Many scholars of the decorative arts turn to books, manuscripts and drawings as source material for their studies. Emily Anderson, a 2017 Trust Summer Research Grant recipient, studies the printed material itself as an artistic endeavor. An alumna of Tufts University and Southern Methodist University, Emily is a doctoral candidate in Art History at the University of Southern California, and has worked at the Museum of Fine Arts, Houston, and the J. Paul Getty Museum. Her dissertation looks at early modern printed materials, particularly from Italy. Despite using early mass-production technology, the printers used unconventional materials to produce bespoke luxury volumes.
“This summer I traveled to museums and libraries in London, Oxford, and Cambridge to examine books and prints made between 1450 and 1600 on the Italian peninsula. While the objects that I consulted are often considered black and white media, during my research trip – made possible by the Decorative Arts Trust – I concluded that this assumption obscures the experimental use of pigments, gold, colored papers, and vellum in books and prints during this time. Printers used the printing press to produce unique or bespoke books using material and visual cues from fine art and manuscripts as well as the decorative arts. Therefore, my project looks at these myriad connections in order to present a new category of object in the early modern period – the bespoke book – and writes a new history of the printing press as a highly experimental instrument.
“The funding from the Decorative Arts Trust allowed me to travel to these locations to see many rare objects that are integral to my project like a copy of Erhard Ratdolt’s first edition of Euclid’s Elements – an ancient Greek text on geometry. Ratdolt, a prominent German printer in Venice, issued the book in 1482, and the British Library holds a copy that was printed on vellum and has a preface printed in gold. Ratdolt used the printing press to imitate the look of manuscripts hand-written on vellum and embellished with gold through mechanical means. He attached gold leaf to the typeset of the preface and prepared the vellum with a resin. The great pressure of the press imprinted the gold leaf onto the vellum in perfect type – the indentations are clearly visible when examining the book first-hand.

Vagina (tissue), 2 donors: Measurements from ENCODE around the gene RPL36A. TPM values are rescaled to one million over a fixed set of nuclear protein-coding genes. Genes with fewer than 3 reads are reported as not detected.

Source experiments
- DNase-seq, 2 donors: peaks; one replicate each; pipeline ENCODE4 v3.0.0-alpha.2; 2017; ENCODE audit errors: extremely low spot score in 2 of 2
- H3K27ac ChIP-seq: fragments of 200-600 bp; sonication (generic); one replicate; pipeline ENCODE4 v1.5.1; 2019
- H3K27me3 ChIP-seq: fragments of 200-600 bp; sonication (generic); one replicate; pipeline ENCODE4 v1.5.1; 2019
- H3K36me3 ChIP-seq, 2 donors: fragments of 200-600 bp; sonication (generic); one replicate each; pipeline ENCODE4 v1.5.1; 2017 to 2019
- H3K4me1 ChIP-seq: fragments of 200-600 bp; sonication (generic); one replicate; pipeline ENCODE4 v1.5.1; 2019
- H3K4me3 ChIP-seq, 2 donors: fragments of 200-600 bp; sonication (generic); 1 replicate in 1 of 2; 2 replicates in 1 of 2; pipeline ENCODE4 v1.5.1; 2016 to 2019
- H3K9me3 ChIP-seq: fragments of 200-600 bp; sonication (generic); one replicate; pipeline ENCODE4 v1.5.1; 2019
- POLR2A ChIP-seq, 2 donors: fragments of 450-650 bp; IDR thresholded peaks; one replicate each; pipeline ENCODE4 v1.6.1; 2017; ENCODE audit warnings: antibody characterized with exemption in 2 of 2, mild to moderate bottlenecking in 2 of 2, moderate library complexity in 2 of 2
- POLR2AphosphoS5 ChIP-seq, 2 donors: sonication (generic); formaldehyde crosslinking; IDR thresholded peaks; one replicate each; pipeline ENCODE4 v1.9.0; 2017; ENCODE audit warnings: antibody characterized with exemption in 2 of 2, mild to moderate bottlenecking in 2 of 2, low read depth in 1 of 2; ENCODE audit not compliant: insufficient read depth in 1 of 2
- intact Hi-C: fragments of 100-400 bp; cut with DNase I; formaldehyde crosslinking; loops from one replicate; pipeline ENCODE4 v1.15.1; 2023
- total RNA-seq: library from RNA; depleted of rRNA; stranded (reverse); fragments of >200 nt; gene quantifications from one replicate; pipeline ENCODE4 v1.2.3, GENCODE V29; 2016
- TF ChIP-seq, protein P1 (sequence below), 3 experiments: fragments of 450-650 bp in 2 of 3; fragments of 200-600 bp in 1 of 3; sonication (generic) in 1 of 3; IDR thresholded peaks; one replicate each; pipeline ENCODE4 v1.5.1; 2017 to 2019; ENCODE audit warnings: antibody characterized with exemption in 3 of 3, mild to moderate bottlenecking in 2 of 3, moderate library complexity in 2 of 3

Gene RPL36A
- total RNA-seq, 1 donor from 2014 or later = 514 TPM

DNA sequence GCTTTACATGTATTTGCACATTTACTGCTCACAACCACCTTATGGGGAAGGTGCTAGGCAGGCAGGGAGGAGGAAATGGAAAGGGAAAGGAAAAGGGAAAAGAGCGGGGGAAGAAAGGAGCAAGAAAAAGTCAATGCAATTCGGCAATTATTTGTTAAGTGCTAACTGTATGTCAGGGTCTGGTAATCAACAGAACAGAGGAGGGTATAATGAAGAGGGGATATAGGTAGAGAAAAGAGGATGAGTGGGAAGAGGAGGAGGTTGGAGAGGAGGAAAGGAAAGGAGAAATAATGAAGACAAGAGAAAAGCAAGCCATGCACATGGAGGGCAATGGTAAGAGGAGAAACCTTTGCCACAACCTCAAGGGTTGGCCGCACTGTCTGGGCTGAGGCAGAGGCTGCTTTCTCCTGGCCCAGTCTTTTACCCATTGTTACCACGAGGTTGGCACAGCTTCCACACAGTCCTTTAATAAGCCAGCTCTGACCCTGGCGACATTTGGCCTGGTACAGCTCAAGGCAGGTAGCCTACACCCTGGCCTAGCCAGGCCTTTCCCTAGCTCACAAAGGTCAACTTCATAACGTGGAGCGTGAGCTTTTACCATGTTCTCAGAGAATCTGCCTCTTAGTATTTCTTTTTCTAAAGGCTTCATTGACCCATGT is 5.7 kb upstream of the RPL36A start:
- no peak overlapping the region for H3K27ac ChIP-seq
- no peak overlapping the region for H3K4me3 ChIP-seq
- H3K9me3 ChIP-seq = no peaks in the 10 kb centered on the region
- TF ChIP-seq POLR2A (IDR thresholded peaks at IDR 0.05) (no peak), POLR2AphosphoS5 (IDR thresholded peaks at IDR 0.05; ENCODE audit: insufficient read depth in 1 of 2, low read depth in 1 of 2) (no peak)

“A similar technique is found in northern European prints. At the Ashmolean Museum in Oxford, I viewed a print by Hans Burgkmair of Emperor Maximilian I on Horseback printed with two woodblocks in black and gold from 1508. The raised lines on the woodblock for the gold were brushed with glue, and then gold powder was brushed into the sticky imprint. Additionally, this particular print was made on paper washed in red thereby adding further dimension and distinction to the woodcuts. The colored support ties into yet another aspect of the bespoke book – the practice of printing on blue paper. At Cambridge University Library, I consulted one of two surviving copies of an edition of Euclid’s Elements printed on blue paper issued in 1572 by Camillo Francischini in Pisaro. Like Ratdolt’s copy at the British Library, this blue book tapped into a tradition in prints and manuscripts that used colored supports to enhance the visual impact and economical value of the object. Blue paper and other colored materials changes the way that we perceive the lines, shadows, and modeling of images so it was imperative that I view these objects in person. The Decorative Arts Trust allowed me to do just that and I was able to make more in-depth observations regarding these and many other objects during my trip.”
The Summer research grants such as the one Emily received are awarded each year to graduate students working on a Master’s thesis of PhD dissertation in a field related to the decorative arts. Applications can be downloaded from the Trust’s website, and submitted via e-mail or on-line, and are due by April 30 each year. Questions may be directed to the Trust by phone or e-mail.